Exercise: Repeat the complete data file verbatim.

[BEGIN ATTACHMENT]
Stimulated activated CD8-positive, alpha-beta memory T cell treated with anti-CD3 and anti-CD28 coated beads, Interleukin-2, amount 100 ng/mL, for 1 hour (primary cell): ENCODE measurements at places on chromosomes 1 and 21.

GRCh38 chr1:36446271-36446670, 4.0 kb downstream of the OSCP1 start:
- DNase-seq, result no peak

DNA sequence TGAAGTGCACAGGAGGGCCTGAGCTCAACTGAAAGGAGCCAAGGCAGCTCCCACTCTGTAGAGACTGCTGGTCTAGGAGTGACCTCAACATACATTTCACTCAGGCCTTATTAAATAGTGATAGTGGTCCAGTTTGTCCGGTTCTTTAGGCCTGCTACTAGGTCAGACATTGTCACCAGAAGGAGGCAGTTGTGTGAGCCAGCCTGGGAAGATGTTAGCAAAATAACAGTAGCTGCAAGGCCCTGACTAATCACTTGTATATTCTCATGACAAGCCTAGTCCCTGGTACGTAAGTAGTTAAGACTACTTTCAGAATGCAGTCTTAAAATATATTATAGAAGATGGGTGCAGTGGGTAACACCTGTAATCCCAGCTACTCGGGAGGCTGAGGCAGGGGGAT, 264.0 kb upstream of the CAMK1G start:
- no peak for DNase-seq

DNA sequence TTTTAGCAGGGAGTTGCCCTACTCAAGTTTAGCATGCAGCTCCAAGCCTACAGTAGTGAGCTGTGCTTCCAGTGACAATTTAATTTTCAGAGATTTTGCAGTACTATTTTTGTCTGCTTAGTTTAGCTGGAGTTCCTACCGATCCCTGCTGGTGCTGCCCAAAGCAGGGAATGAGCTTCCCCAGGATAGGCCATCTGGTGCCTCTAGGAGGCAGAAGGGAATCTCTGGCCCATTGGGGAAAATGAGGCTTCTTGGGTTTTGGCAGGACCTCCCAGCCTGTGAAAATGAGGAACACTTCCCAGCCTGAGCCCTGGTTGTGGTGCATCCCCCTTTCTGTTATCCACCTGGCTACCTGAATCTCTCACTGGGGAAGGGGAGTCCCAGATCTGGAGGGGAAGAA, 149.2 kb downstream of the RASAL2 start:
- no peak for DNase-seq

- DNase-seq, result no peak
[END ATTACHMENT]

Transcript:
Stimulated activated CD8-positive, alpha-beta memory T cell treated with anti-CD3 and anti-CD28 coated beads, Interleukin-2, amount 100 ng/mL, for 1 hour (primary cell): ENCODE measurements at places on chromosomes 1 and 21.

GRCh38 chr1:36446271-36446670, 4.0 kb downstream of the OSCP1 start:
- DNase-seq, result no peak

DNA sequence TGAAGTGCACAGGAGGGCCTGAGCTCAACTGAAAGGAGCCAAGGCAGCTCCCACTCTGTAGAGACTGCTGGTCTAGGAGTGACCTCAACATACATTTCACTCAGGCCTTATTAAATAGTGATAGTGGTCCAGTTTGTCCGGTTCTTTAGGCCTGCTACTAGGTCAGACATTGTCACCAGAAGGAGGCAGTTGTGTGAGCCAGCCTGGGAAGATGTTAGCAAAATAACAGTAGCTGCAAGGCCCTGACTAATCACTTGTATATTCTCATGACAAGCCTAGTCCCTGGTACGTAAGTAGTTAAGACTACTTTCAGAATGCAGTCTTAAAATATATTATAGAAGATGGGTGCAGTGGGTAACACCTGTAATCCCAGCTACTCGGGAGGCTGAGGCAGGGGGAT, 264.0 kb upstream of the CAMK1G start:
- no peak for DNase-seq

DNA sequence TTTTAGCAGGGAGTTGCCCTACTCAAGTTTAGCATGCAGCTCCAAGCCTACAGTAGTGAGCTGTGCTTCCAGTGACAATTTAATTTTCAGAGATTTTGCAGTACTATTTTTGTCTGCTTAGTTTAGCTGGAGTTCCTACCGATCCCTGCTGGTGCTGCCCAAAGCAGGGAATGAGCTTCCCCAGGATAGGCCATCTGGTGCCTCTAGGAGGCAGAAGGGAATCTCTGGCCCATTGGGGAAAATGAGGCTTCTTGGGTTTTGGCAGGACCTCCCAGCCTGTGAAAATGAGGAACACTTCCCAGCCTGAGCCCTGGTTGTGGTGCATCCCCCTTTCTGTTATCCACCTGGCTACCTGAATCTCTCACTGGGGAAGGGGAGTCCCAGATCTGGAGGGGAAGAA, 149.2 kb downstream of the RASAL2 start:
- no peak for DNase-seq

- DNase-seq, result no peak